The Federal Open Market Committee (FOMC) completed their January meeting, with no stated changes in monetary policy, and no dissents. The target fed funds rate remains at 1.50-1.75%.
The formal statement was little changed, noting low inflation and economic growth expanding at a ‘moderate’ pace, although household spending was downgraded from ‘strong’ to ‘moderate’ as well, in the only notable difference from December. While insignificant to monetary policy overall, the Fed did raise a unique rate it pays to banks for excess reserves kept at the Fed from 1.55% to 1.60%—more toward the ‘mid-range’ of the fed funds target. This relates to an ongoing desire to balance incentives for borrowing and lending in the short-term ‘repo’ markets, which has proven a little tricky in recent months.
As for the Fed’s key decision items, little has changed from the prior meeting. This is in line with the lack of policy adjustment today or even hints of future action.
GDP for Q3 came out just over 2%, and growth for Q4 is expected to be at about the same pace. While manufacturing has fallen into a soft patch recently (although the month-to-month data is sporadic), services activity and consumer spending remain strong. Consumer activity has largely been a byproduct of a strong employment market, noted below. Estimates for overall growth for the next several years remain pegged in this same 1.5-2.5% range, with little variation, as there are low expectations from economists for a breakout (such as a growth spurt to 3-4%). Accordingly, this has translated into continued low assumptions for inflation and interest rates.
CPI for 2019 came in at a level of 2.3% on both a headline and core level, which is slightly higher than in prior months. When incorporating differences in the composition of goods and services, this remains in line with the Fed’s preferred PCE inflation measure of 2.0%. The Fed has been very concerned about inflation not running ‘hot’ enough, while overall inflation continues to mask divergent results between various segments.
Labor markets have flattened a bit, meaning that continuous improvement has been harder to achieve, but in general conditions remain very good. In fact, as measured by the low unemployment rate, low levels of jobless claims, and low layoff numbers, conditions are still at a multi-decade and generational peak. Continued choppiness or declines in manufacturing (albeit an increasingly small part of the economy relative to services), a re-escalation of trade woes, or an impact from the coronavirus, could threaten this strength, as would a recession, but for now, the fundamentals remain intact.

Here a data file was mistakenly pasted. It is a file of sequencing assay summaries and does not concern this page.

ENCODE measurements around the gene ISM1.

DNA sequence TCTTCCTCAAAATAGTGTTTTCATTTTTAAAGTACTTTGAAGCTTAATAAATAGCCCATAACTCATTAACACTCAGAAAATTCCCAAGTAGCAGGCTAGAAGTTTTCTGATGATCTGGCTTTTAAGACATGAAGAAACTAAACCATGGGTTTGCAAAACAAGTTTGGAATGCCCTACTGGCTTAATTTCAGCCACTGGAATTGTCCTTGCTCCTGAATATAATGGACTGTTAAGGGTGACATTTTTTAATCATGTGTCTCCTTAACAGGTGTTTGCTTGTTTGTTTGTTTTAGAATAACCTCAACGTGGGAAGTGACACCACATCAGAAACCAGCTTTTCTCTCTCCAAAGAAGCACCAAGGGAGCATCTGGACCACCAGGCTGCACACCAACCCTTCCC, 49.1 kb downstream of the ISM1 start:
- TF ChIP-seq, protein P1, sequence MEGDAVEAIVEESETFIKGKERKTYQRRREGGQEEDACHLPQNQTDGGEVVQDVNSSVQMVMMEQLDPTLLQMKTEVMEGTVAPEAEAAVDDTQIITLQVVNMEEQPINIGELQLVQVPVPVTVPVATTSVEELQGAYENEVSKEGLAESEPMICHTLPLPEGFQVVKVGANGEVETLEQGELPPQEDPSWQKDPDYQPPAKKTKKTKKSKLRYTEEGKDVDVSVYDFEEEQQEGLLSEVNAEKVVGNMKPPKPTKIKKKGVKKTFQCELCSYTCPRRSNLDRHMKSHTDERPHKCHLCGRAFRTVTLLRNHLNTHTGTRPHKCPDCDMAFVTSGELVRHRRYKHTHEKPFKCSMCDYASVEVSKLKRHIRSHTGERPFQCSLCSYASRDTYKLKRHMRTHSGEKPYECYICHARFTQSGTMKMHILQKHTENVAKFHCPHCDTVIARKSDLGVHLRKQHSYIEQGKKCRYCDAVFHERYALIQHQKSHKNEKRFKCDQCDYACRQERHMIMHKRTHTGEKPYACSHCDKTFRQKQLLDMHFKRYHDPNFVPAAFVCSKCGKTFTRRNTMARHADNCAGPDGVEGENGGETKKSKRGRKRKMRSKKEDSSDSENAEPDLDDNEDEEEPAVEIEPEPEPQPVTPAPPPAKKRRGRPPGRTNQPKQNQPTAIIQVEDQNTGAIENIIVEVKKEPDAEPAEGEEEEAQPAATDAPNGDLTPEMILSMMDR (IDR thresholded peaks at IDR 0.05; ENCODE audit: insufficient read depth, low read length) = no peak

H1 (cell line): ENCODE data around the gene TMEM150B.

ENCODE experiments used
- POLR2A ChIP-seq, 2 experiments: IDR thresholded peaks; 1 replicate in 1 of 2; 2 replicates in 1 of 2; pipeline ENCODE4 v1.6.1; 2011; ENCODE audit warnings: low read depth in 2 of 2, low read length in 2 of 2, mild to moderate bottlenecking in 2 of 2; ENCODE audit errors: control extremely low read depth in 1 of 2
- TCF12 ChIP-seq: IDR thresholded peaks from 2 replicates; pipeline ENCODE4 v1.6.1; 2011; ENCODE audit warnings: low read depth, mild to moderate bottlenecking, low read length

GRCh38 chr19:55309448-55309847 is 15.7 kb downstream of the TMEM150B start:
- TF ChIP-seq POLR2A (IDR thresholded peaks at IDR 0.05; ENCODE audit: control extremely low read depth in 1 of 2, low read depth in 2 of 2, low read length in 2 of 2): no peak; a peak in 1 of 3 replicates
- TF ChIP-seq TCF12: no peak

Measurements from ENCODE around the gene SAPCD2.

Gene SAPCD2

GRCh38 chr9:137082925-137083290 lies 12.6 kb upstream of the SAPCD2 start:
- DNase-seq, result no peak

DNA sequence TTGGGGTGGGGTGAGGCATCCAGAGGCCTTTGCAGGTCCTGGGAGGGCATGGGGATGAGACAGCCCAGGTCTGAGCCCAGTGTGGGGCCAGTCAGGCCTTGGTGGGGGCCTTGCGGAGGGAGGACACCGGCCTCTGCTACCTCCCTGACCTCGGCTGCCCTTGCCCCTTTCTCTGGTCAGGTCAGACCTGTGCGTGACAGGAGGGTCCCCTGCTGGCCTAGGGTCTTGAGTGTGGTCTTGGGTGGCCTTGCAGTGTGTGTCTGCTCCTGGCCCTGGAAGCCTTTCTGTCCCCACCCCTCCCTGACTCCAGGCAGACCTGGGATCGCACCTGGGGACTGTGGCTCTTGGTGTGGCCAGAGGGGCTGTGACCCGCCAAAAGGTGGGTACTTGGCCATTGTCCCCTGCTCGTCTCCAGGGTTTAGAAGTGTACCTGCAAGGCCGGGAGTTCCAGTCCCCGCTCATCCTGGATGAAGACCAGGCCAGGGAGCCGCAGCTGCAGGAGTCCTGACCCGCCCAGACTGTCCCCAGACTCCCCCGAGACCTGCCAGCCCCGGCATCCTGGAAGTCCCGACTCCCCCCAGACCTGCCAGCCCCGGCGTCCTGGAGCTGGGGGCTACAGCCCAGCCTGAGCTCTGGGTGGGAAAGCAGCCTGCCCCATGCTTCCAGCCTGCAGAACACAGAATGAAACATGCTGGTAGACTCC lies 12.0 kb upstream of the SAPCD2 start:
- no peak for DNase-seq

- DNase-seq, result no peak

Interest rates are extremely fickle and difficult to predict in the short-term, notably due to their reactionary nature to conditions in broader financial assets. At this time, the risks of sharply higher rates appear low, reliant on inflation or growth ticking dramatically higher. On the other hand, lower rates could result from an economic growth slowdown or recession. Currently, the thin balance appears to be somewhere in between.
Financial markets reward the removal of uncertainty almost more than anything else. Almost as interestingly, in recent years, the Fed has expressed a preference for avoiding communication uncertainty as well. Now that they cut the fed funds rate three times in 2019, they’ve also made it clear that they were ‘done’ for the time being. This is until at least inflation picks up to far higher levels, or we enter into a recession and need the ammunition that rate cuts would provide.